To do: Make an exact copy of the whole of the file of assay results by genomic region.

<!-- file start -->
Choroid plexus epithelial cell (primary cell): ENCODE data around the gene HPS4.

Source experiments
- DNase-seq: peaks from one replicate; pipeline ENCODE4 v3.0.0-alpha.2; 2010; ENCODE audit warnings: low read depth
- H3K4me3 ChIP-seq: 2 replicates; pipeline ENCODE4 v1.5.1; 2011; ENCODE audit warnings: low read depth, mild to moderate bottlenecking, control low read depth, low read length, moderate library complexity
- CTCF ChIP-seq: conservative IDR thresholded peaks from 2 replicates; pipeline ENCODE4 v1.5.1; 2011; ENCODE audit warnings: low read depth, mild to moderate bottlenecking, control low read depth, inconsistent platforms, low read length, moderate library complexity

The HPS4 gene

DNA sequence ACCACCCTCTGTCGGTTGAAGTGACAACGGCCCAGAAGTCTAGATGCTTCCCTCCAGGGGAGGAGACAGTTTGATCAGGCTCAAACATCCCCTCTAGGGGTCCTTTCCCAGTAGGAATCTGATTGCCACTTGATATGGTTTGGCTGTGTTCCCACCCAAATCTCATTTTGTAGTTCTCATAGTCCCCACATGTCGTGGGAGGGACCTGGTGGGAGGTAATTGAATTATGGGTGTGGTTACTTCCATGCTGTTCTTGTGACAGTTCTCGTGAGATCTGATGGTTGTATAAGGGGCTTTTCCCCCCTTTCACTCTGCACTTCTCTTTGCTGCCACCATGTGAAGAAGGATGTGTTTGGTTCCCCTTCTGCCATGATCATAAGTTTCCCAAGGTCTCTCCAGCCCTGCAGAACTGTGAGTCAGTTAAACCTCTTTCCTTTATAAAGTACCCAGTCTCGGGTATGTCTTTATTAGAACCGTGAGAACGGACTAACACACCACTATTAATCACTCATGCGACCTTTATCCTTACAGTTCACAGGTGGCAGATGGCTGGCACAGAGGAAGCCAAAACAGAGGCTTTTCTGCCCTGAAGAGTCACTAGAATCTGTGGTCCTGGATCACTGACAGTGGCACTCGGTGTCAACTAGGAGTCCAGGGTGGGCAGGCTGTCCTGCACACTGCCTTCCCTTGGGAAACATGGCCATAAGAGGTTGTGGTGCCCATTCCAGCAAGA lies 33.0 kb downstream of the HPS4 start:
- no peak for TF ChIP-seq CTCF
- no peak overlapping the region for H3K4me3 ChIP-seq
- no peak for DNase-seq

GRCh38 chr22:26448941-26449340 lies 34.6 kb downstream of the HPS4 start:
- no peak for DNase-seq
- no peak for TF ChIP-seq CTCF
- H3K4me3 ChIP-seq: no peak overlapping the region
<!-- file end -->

Choroid plexus epithelial cell (primary cell): ENCODE data around the gene HPS4.

Source experiments
- DNase-seq: peaks from one replicate; pipeline ENCODE4 v3.0.0-alpha.2; 2010; ENCODE audit warnings: low read depth
- H3K4me3 ChIP-seq: 2 replicates; pipeline ENCODE4 v1.5.1; 2011; ENCODE audit warnings: low read depth, mild to moderate bottlenecking, control low read depth, low read length, moderate library complexity
- CTCF ChIP-seq: conservative IDR thresholded peaks from 2 replicates; pipeline ENCODE4 v1.5.1; 2011; ENCODE audit warnings: low read depth, mild to moderate bottlenecking, control low read depth, inconsistent platforms, low read length, moderate library complexity

The HPS4 gene

DNA sequence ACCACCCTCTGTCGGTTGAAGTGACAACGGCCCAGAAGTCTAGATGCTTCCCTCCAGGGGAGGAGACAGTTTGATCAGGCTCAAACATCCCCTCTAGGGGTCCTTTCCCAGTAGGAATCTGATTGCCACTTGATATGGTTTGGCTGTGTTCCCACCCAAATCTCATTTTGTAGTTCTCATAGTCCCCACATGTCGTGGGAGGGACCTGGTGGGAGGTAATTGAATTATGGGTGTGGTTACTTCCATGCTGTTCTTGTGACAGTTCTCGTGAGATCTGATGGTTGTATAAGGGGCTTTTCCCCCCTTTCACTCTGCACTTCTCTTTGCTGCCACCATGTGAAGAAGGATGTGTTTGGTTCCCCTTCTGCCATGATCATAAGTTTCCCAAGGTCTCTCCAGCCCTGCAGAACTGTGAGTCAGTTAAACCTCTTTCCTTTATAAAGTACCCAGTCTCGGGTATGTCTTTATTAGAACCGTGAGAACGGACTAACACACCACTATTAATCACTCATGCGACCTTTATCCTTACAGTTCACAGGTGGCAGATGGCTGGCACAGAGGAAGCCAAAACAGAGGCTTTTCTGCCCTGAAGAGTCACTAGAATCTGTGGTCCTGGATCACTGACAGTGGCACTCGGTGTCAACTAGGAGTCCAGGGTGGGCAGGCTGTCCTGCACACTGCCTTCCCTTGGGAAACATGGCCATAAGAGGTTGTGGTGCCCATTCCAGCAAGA lies 33.0 kb downstream of the HPS4 start:
- no peak for TF ChIP-seq CTCF
- no peak overlapping the region for H3K4me3 ChIP-seq
- no peak for DNase-seq

GRCh38 chr22:26448941-26449340 lies 34.6 kb downstream of the HPS4 start:
- no peak for DNase-seq
- no peak for TF ChIP-seq CTCF
- H3K4me3 ChIP-seq: no peak overlapping the region